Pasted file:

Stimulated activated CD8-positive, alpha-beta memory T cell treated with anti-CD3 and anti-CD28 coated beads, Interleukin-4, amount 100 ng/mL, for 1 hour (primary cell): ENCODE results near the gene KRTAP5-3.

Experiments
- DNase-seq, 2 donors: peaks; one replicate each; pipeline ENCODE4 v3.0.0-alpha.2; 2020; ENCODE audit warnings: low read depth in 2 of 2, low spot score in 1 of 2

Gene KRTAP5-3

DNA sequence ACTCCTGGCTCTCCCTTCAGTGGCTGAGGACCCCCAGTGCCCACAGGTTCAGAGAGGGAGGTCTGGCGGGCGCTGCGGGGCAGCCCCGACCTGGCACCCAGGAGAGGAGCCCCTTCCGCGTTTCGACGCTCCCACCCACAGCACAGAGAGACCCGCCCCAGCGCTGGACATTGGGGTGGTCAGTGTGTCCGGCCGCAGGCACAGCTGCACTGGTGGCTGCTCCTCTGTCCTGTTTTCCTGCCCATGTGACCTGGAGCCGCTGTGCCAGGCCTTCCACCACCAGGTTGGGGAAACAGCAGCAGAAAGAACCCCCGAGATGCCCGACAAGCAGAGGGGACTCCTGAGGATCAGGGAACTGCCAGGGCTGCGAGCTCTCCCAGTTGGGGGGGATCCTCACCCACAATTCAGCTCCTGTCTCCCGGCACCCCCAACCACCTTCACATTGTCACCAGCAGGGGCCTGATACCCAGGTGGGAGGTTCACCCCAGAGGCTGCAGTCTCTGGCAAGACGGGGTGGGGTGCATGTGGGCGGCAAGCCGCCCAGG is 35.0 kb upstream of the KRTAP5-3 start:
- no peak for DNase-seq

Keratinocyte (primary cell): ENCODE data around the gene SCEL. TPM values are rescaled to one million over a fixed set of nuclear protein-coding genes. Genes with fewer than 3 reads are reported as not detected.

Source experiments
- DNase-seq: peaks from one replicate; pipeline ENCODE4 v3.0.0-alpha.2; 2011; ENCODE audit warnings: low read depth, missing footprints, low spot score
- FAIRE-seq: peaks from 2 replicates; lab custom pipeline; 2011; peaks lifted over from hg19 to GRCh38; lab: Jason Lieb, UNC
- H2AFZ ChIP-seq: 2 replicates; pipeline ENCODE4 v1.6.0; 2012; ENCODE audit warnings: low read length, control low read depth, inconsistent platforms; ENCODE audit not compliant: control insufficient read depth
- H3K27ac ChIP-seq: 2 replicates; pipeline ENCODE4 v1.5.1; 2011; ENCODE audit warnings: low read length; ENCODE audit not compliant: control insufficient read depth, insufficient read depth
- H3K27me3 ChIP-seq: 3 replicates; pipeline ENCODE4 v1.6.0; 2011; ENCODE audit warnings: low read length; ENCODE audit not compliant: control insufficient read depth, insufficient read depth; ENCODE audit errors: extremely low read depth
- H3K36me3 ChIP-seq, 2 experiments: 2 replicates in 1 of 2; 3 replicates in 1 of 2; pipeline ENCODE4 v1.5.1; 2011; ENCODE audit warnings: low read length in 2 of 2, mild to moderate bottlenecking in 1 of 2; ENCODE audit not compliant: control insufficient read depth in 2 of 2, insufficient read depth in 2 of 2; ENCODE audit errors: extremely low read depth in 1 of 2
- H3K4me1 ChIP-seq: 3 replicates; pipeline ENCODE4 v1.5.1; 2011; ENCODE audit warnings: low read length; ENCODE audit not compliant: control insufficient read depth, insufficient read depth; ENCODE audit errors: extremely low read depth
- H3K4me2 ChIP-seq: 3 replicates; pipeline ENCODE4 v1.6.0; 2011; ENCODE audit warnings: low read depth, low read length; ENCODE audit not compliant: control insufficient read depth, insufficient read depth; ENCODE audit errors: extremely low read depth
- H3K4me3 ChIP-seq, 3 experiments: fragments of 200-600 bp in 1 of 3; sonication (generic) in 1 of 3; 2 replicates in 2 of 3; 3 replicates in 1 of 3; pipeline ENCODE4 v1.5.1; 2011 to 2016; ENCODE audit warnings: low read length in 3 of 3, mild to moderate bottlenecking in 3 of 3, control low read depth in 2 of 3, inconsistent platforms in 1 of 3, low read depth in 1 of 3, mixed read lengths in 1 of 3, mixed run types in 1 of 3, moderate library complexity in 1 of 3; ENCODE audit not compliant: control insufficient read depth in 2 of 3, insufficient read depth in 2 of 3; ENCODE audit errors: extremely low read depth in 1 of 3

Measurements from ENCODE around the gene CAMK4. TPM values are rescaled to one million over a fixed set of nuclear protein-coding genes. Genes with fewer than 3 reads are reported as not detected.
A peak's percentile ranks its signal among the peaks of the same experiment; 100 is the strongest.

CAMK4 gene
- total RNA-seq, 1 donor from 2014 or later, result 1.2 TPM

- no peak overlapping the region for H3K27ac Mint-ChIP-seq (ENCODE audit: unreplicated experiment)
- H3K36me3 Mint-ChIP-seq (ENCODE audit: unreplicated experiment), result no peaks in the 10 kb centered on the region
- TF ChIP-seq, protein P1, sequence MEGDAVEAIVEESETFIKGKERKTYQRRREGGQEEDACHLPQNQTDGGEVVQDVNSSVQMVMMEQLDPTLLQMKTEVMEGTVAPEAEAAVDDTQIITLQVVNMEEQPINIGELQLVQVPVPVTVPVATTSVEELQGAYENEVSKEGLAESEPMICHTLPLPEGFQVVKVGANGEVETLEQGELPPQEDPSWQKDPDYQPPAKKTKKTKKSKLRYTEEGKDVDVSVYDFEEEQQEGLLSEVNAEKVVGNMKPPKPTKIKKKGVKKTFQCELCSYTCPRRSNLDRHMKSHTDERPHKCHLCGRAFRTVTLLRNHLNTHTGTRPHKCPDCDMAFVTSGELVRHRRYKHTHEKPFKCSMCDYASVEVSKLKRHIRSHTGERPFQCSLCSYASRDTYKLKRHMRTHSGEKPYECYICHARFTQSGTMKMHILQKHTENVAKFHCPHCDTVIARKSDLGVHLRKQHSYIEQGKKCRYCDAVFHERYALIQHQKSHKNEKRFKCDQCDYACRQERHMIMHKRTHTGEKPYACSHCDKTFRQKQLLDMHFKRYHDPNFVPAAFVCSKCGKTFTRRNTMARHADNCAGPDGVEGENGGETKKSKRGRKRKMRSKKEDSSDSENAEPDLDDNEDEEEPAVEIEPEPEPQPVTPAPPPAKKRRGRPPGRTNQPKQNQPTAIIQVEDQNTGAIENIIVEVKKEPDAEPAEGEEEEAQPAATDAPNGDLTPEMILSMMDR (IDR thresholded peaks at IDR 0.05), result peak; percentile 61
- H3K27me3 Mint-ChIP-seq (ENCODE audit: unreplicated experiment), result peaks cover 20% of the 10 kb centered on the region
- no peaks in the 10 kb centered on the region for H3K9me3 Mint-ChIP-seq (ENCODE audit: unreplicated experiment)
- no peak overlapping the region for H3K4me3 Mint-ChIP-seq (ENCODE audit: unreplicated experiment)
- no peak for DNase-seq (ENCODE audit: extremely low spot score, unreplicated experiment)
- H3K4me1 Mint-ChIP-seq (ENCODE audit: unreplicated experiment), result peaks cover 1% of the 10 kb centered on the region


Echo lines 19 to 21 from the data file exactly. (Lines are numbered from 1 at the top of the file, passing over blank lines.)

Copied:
A peak's percentile ranks its signal among the peaks of the same experiment; 100 is the strongest.

CAMK4 gene
- total RNA-seq, 1 donor from 2014 or later, result 1.2 TPM